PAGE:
Indiana Gold sweet potatoes

Indiana Gold sweet potatoes

It’s also my second time growing Redmar, which is also known as Maryland Red. It has red skin and a moist orange flesh, and averaged 3.26 pounds per plant. I think the taste compares favorably with Beauregard, and the smaller sized roots suit our needs in the kitchen. I plan on growing it again in 2018.

Redmar sweet potatoes

Redmar sweet potatoes

The last variety of sweet potato I grew this year is called Violetta, and it is very similar to Korean Purple. It is so similar in fact, I’m not sure I could tell the two apart if I didn’t have them labeled! My 4 plants averaged 4.21 pounds per plant, which is in line with the yield I got from Korean Purple. Since they are so similar, I don’t think I will grow Violetta again unless I detect a difference in taste. I’ll cook the two up side by side some day and we’ll do a comparison.

Violetta sweet potatoes

Violetta sweet potatoes

In the below photo you can see the similarity between the two varieties, with Violetta on the left and Korean Purple on the right. You can also see how the skin has darkened in color on both of them.

Violetta and Korean Purple sweet potatoes

Violetta and Korean Purple sweet potatoes

Next year I want to grow the orange fleshed Garnet and perhaps Carolina Ruby, plus I plan on growing the Japanese Murasaki which is similar to Red Japanese. I will be doing more research before planting time next year, and I would love to hear about what others are growing. I hope you have enjoyed this review of our 2017 sweet potatoes, and I’ll be back soon with more happenings from Happy Acres!

For more information about growing sweet potatoes try these sources:

Growing Sweet Potatoes in Missouri

Sweet Potato -University of Illinois

The Sweet Potato – Purdue University

Sweet Potato Growing Guide – Southern Exposure Seed Exchange

Grow Sweet Potatoes – Even In The North (Mother Earth News)

 

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Harvest Monday November 27, 2017

Welcome to Harvest Monday, where we celebrate all things harvest related. The garden is giving us a good variety of greens now as the days get shorter and colder. I made a cutting of Topper turnips last week, which I’ve got growing in one of the cold frame beds. It’s my first time growing this one, and like Nozawana it’s another turnip that is grown for the greens, though it might make edible roots if you let it grow long enough. The tender leaves cooked up in a few minutes. The harvests this week brought us up to 1195 pounds for the year, quite a bit more than last year’s 804 pounds. We’ve had lots of homegrown goodies to share this year, and our freezer and pantry are well stocked too.

Topper turnip greens

Topper turnip greens

Another green coming in from the cold last week was mizuna. I used this bunch in a frittata I made for lunch one day that also featured our dehydrated tomatoes, shallots and the last of the fresh Cornito Giallo peppers. The mizuna is also growing in one of the cold frame beds and has been keeping us supplied for a couple of months now.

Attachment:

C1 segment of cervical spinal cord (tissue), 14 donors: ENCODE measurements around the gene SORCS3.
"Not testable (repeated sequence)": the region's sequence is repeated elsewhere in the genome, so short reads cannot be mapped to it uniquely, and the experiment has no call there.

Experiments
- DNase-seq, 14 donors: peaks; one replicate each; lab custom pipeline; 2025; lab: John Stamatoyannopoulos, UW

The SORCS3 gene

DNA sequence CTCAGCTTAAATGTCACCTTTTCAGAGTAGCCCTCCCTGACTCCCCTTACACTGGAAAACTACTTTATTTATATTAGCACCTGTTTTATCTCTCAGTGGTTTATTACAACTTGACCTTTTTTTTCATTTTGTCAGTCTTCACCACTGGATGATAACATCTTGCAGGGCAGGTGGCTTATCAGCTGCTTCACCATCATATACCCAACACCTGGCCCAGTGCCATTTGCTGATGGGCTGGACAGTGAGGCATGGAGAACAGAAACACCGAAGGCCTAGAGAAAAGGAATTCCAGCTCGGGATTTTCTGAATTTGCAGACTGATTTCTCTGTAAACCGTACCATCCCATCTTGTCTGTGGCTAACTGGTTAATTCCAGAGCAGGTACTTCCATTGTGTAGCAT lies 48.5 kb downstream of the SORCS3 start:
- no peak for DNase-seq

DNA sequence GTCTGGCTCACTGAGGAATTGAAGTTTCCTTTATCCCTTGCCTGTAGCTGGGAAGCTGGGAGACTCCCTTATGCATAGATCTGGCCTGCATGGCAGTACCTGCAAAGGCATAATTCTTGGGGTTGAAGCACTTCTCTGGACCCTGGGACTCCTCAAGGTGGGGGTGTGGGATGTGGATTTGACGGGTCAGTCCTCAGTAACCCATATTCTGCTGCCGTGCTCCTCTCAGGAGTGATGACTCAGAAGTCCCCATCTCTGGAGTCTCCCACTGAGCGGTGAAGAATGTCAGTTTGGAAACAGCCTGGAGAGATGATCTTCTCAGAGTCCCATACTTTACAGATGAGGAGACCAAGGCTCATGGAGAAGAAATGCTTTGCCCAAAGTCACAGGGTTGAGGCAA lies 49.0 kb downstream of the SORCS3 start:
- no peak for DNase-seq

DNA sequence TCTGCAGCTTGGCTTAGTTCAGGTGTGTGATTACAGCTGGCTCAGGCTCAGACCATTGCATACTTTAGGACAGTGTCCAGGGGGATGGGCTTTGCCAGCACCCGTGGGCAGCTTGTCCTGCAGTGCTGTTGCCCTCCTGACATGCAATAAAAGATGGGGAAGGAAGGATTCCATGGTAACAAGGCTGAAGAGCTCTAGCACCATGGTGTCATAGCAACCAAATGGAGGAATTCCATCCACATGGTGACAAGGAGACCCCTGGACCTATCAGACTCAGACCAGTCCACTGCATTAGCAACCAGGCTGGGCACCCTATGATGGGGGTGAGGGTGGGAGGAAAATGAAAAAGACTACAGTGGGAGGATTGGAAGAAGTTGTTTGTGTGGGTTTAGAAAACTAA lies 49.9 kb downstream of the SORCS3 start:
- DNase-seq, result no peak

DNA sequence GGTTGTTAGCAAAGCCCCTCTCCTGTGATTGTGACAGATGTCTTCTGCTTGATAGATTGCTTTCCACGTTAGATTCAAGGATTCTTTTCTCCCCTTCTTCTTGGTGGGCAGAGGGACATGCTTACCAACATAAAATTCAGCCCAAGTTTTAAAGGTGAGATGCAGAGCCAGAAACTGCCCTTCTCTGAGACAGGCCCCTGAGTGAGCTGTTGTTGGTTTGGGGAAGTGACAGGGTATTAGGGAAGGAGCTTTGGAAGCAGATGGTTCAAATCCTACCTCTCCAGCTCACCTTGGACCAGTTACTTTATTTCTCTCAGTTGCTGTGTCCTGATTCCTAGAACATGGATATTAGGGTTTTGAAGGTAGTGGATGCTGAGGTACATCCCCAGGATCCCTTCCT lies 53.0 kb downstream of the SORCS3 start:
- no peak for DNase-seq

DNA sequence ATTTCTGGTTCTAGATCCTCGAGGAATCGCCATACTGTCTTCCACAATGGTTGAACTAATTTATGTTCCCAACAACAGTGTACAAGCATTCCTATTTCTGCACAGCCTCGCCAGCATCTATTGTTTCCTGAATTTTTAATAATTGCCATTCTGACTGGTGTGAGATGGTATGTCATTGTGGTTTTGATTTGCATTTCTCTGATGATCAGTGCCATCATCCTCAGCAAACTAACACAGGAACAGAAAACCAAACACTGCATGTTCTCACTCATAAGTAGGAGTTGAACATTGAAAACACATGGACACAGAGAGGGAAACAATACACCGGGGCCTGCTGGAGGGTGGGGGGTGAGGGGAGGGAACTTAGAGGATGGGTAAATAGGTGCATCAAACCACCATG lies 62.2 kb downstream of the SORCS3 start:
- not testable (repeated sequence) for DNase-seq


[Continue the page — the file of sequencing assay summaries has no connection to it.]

mizuna

mizuna

And I cut two main heads of Gypsy broccoli. They were decent sized, and I suspect that main heads will be all we get from the fall broccoli as I doubt it will make side shoots this late in the season.

Gypsy broccoli

Gypsy broccoli

I’m still getting lettuce from one of the cold frame beds. Tango is widely grown by commercial growers but sure does well in our garden too. There’s a bit of the red Spritzer in there with it. I’ve got more lettuce growing in the greenhouse but it will be a couple of weeks before it is ready, since everything is growing in slow motion this time of year.

Tango and Spritzer lettuce

Tango and Spritzer lettuce

For Thanksgiving we enjoyed several veggies from the garden. I made a cutting of White Russian kale for the occasion, which I braised for a side dish. It was especially sweet after several recent frosts. I added a bit of chopped shallots to it for seasoning.

White Russian kale

White Russian kale

I cooked up a batch of Rosemary Roasted Sweet Potatoes along with the kale. I used a couple of the Beauregard sweet potatoes for this, a Candy onion from storage, and some fresh rosemary from the garden. The rosemary goes quite well with the sweet potatoes, and the lack of added sugar allows the natural sweetness of the potatoes to come through. Marshmallows and sweet potatoes never mix at Happy Acres!

Rosemary Roasted Sweet Potatoes

Rosemary Roasted Sweet Potatoes

For a sweet treat though, my wife baked a pumpkin pie for Thanksgiving. The day before, I baked up one each of the Dickinson and Turkeyneck pumpkins and pureed them for a taste testing. Both had a great flavor and deep orange color, and we found the Dickinson had a smoother texture while the Turkeyneck was a bit sweeter. So she used the Turkeyneck for the pie, and we were both pleased with the results. We wound up with ten one pound containers of pumpkin puree in the freezer.

pumkpin pie

pumkpin pie

For another meal earlier in the week I made baked sweet potato chips, loosely following this recipe from Rodale Wellness. I thinly sliced one each of the Purple and Korean Purple sweet potatoes using a mandoline, then tossed with olive oil, salt and pepper before baking until crisp and browned. I skipped the maple syrup and cumin in the recipe mainly because I wanted to get a good taste of the sweet potatoes, plus they were sweet enough already without any added sweetener. They made a tasty side dish for some grilled salmon, which I seasoned with a cocoa powder rub before grilling.

Purple and Korean Purple sweet potato chips

Purple and Korean Purple sweet potato chips

Speaking of shallots, I was sort of disappointed when all the shallots I planted last fall bolted this spring. But as it turned out, they went ahead and made a decent amount of edible shallots anyway. I got about 1.5 pounds of Conservor, and 2 pounds of the Dutch Yellow. I used some of the smaller bulbs to replant both varieties to see how they do next year. It’s Conservor in the below photo, which made the biggest bulbs of the two I grew.

Conservor shallots

Conservor shallots

Harvest Monday is a day to show off your harvests, how you are saving your harvest, or how you are using your harvest. If you have a harvest you want to share, add your name and blog link to Mr Linky below. And be sure and check out what everyone is harvesting!